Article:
Swimmers say sanctions won't make medals easier

STILL DIFFICULT: Matt Abood says the banning of top Russian sprinter won't make Australia's job in the pool any easier.
STILL DIFFICULT: Matt Abood says the banning of top Russian sprinter won't make Australia's job in the pool any easier. Quinn Rooney

SWIMMING: The International Swimming Federation's decision to ban seven Russian swimmers from competing at the Rio Olympics may have boosted Australia's medal chances, but the Dolphins' mentors insist it is the last thing on their minds.

Among those seven are Vladimir Morozov - the second fastest man in the 100m freestyle behind Australia's Cameron McEvoy - and fellow sprinter Nikita Lobintsev, dealing a severe blow to Russia's chances in the 4x100m freestyle relay.

Australian head coach Jacco Verhaeren was keen to bypass the Russian doping scandal, during a press conference at the team's pre-Olympic training camp in Auburn, Alabama.

"There is a time to talk about those things. This is not the time,” he said.

"It can only be a distraction from what this team is here for.

"We are here to prepare ourselves, acclimatise to Rio time zone, Rio competition times.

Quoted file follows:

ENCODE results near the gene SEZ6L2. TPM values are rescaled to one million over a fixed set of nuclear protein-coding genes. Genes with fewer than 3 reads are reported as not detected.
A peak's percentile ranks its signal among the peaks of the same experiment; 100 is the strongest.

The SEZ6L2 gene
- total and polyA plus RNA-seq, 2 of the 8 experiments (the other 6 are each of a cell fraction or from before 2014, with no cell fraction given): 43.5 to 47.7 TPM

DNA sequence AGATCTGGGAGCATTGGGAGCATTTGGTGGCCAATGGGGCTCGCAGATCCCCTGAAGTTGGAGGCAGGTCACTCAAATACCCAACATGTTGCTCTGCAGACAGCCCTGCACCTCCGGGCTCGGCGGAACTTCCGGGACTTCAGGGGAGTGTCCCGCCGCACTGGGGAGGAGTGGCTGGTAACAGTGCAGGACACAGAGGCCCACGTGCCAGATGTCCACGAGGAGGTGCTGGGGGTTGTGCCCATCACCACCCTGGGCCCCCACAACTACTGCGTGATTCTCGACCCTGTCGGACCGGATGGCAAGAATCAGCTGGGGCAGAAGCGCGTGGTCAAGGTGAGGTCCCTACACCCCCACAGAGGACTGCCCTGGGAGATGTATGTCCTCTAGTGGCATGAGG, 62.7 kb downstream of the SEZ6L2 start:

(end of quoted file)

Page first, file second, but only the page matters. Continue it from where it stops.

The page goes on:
"We have a wonderful team to look after and to look forward to racing and that's what we are focused on, nothing else.

"We don't have any control over anything that anyone else is deciding on, so we're not bothered by it.

"We're there to race everybody who is there and leave all other decisions to the involved parties.”

Unsurprisingly, team manager Wayne Lomas was on the same page as the head coach.

"We can't control what's happening in Russia, we can't control where the IOC or other bodies have gone with that,” Lomas said.

"What we can control is our own environment in Auburn, our own preparation and the coaches can do a great job of looking after the swimmers.”

Australian sprinter Matt Abood was drawn on to the subject of Morozov and Lobintsev, but insisted their ineligibility would not have a major impact on the Australian team's medal chances.

"It will be minimal because there are still four or five other teams who can make it happen on the night,” he said.

"Whether it's them or anyone else, it doesn't make the task any easier.”

World 100m freestyle record-holder and team leader Cate Campbell insisted she had dismissed the entire issue from her mind.

"My opinion on this doesn't matter,” she said.

"The decision has been made.

"It's not my job to be happy or disappointed with the decision. It's my job to go and race my best.

"It really has no bearing on my preparations and it changes nothing in my mindset going into Rio.”


Topics:  australian swimming team matt abood rio2016 russian athletes

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